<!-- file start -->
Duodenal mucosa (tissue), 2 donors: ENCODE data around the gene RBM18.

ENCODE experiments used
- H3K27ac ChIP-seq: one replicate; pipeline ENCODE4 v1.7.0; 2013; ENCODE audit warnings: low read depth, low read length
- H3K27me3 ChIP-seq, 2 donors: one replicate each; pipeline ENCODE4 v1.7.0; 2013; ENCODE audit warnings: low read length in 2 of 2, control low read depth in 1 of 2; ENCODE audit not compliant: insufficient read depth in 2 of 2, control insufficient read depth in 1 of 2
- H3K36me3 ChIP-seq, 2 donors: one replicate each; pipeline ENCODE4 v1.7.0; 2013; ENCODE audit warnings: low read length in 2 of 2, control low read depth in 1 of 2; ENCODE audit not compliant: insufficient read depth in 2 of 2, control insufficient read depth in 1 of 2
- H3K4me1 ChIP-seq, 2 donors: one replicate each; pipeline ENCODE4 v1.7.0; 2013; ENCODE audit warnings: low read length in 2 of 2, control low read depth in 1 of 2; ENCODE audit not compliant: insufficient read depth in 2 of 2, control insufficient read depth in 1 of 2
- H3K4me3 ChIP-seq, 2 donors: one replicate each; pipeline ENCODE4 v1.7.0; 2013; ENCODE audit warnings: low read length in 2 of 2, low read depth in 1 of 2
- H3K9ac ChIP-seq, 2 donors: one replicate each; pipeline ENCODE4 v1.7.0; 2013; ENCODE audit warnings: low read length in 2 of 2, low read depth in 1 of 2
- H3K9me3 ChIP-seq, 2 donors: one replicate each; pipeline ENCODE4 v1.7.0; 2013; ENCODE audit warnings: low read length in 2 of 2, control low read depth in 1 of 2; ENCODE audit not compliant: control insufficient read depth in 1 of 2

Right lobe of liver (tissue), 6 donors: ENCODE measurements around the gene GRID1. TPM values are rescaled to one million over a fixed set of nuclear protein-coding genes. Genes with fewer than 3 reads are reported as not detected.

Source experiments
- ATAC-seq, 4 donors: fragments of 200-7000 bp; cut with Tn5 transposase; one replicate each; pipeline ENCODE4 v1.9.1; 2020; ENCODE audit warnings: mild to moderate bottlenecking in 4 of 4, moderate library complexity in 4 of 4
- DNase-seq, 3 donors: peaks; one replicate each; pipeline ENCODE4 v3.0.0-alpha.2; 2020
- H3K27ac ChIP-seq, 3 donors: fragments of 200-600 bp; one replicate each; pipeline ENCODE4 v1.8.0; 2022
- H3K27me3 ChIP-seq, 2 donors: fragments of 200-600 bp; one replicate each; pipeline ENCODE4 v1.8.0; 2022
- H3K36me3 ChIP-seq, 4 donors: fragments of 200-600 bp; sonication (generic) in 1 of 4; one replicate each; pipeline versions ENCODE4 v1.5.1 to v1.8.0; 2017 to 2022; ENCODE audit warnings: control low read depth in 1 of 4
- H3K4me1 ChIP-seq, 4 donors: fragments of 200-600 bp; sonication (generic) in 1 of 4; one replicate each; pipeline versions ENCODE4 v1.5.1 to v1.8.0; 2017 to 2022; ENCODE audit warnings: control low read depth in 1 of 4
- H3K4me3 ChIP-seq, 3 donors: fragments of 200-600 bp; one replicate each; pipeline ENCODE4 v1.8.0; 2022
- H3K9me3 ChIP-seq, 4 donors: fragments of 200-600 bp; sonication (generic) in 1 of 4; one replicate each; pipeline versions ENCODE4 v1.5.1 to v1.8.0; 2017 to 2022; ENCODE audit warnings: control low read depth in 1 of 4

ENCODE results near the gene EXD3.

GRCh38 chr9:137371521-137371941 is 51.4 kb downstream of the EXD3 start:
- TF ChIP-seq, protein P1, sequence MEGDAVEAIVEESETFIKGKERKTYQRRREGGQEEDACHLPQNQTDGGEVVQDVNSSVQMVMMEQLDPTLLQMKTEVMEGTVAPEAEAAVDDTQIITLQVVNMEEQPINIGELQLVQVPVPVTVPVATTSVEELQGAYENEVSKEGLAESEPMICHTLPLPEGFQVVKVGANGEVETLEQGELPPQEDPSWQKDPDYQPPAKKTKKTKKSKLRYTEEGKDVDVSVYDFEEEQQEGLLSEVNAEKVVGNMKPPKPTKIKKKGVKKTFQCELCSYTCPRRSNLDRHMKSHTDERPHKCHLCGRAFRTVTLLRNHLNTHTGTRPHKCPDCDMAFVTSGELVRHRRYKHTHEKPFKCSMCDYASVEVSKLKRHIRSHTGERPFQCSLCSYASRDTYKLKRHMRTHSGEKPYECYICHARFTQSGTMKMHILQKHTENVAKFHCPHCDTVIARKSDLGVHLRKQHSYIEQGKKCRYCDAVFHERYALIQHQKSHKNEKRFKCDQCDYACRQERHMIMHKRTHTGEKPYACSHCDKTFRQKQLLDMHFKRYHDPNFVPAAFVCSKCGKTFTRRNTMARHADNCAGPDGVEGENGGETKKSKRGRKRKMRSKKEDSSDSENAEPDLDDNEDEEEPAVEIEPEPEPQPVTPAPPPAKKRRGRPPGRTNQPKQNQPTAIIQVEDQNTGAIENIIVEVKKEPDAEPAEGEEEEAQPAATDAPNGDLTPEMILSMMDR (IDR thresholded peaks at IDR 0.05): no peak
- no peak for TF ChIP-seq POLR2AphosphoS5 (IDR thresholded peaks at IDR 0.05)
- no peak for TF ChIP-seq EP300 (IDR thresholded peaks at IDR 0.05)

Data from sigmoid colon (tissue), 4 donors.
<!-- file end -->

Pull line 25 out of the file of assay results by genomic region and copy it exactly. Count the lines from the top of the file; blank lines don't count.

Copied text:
Data from sigmoid colon (tissue), 4 donors.